EL PASO, Texas (KTSM) – The April labor market review produced by the Borderplex Workforce Solutions was released Friday evening, giving insight in the worst unemployment rate in at least 29-years in El Paso.
According to the report, El Paso’s unemployment rate hit 14.8 percent in April; which is higher than the statewide average of 12.8 percent.
April 2020’s unemployment rate is worse than the highest unemployment rate on record for El Paso of 13.4 percent in January 1991. Back in 1991, the recession was short-lived, lasting just eight months as a result of restrictive monetary policy enacted by the Federal Reserve. Unemployment data provided by the St.Louis Fed does not track unemployment information for El Paso before January 1990.
By comparison, April 2019 had a record low unemployment of 3.3 percent in El Paso.
As KTSM previously reported, an estimated 60,000 people filed for unemployment since March. According to the labor market review report, some of those claimants were able to begin work again since making their initial claim. They now say 49,525 individuals in the region are without work; this includes areas of Brewster, Culberson, Hudspeth, Jeff Davis, and Presidio Counties.
One of the hardest-hit areas is Presidio County, which went from a 5.1 percent unemployment rate in April 2019 to a 20.7 percent unemployment rate in April 2020.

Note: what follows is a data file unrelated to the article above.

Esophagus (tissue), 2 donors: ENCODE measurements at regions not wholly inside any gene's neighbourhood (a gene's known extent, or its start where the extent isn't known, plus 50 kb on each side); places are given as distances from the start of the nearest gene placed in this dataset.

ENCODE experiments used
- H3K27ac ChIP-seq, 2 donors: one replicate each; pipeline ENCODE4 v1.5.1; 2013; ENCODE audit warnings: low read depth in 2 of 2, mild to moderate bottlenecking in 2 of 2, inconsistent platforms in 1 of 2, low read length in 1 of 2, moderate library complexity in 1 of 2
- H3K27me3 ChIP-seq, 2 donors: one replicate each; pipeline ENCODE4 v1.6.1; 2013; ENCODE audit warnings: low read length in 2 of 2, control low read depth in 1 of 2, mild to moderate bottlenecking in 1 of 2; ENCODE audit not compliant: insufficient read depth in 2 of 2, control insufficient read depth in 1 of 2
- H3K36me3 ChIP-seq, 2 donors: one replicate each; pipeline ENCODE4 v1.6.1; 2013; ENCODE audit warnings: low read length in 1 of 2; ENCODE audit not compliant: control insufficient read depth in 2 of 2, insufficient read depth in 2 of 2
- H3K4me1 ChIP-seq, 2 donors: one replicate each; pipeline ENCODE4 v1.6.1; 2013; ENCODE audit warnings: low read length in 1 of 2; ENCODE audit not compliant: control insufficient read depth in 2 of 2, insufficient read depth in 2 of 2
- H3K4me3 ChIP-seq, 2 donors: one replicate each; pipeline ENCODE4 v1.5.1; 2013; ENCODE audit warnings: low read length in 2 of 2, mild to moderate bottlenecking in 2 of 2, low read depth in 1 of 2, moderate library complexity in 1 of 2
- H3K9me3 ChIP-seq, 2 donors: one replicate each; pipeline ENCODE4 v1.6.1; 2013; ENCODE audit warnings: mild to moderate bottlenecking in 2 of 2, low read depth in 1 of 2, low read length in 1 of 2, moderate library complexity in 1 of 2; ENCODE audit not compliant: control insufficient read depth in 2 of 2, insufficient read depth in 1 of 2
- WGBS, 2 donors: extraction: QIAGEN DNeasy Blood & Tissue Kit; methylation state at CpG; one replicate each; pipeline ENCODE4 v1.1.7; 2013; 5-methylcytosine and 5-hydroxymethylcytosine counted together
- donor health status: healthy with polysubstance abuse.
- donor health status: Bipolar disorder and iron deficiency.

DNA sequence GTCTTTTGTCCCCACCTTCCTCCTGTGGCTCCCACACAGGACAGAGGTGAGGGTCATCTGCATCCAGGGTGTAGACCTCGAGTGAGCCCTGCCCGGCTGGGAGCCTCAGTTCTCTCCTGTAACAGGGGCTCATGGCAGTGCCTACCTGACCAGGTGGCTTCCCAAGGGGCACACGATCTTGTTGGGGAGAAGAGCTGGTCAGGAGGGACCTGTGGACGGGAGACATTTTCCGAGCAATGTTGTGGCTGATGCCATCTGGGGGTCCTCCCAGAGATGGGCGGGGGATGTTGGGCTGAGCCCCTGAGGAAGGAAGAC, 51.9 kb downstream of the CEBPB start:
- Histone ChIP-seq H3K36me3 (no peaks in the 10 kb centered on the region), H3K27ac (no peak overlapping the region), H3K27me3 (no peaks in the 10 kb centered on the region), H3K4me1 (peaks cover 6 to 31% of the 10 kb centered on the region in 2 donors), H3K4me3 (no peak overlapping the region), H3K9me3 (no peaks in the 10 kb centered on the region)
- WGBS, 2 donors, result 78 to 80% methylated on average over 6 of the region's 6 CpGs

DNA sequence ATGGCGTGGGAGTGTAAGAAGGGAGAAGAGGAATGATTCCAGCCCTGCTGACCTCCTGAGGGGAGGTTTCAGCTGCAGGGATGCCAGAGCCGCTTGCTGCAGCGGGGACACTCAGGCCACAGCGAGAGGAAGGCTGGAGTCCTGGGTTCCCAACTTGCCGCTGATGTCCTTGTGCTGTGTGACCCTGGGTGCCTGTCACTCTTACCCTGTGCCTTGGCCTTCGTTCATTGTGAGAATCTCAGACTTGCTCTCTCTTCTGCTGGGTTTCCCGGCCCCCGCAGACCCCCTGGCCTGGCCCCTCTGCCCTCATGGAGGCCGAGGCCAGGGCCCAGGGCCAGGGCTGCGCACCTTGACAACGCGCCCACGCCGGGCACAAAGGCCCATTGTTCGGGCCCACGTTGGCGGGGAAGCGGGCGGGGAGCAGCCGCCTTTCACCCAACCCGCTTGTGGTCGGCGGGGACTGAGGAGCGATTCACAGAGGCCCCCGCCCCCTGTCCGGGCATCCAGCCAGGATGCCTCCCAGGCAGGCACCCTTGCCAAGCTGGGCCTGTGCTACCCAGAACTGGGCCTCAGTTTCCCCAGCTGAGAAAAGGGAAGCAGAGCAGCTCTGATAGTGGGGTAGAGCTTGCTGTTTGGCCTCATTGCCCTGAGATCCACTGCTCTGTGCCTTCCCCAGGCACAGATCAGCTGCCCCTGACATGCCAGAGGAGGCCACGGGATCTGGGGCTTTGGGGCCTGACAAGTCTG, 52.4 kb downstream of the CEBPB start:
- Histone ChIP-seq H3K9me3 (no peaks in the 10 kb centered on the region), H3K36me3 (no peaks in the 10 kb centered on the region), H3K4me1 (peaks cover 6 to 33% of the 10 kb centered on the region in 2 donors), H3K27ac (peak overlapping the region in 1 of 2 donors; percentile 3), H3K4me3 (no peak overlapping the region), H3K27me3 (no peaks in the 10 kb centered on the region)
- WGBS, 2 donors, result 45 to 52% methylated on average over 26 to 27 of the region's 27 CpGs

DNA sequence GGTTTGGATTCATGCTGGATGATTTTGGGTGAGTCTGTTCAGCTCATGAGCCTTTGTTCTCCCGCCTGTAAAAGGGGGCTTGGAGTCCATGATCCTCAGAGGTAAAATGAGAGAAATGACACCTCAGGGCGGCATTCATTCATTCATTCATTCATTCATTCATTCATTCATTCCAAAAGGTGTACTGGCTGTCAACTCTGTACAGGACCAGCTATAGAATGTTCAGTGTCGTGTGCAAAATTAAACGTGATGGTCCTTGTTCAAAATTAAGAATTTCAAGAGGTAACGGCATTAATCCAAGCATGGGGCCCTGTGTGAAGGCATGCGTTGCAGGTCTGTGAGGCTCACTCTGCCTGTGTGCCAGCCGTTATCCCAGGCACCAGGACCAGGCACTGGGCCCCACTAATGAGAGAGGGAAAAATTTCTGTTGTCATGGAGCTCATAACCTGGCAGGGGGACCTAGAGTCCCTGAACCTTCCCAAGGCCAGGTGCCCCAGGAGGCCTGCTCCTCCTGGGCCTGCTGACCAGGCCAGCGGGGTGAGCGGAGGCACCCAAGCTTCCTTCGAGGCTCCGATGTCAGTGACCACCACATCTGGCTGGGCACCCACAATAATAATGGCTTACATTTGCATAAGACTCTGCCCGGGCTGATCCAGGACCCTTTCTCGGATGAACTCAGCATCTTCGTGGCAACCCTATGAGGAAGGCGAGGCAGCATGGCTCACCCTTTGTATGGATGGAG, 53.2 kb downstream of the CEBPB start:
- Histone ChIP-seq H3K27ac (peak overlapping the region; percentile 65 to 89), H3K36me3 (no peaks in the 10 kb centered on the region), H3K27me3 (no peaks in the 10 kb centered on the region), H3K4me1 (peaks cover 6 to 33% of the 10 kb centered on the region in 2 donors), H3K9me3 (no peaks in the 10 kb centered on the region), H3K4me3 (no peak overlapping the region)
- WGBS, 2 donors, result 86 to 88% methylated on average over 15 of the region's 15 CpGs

The unemployment numbers come as Governor Greg Abbott begins allowing more businesses, including bars and tattoo parlors. Throughout Texas, those businesses were permitted to start reopening on Friday, May 22.
That’s not the case with El Paso.
Due to high hospitalization rates, Governor Abbott allowed an exemption for El Paso County to remain closed an additional week in hopes of lowering the number of hospitalizations due to COVID-19. As of Saturday, state data showed only 34 available ICU beds in the region. City and County officials said Thursday that they are not looking to extend that timeline past El Paso’s May 29 phased reopening date.
A report from El Paso Matters shows coronavirus job losses have disproportionately impacted women and young people. According to their analysis, the “crisis has highlighted El Paso’s employment structure, which pays wages well below other regional cities and relies heavily on hospitality and retail jobs.”
Even as parts of the economy, including retail and hospitality industries, begin reopening, it’s unclear how long it will take for shoppers and patrons of those businesses to feel comfortable returning to their pre-pandemic shopping habits.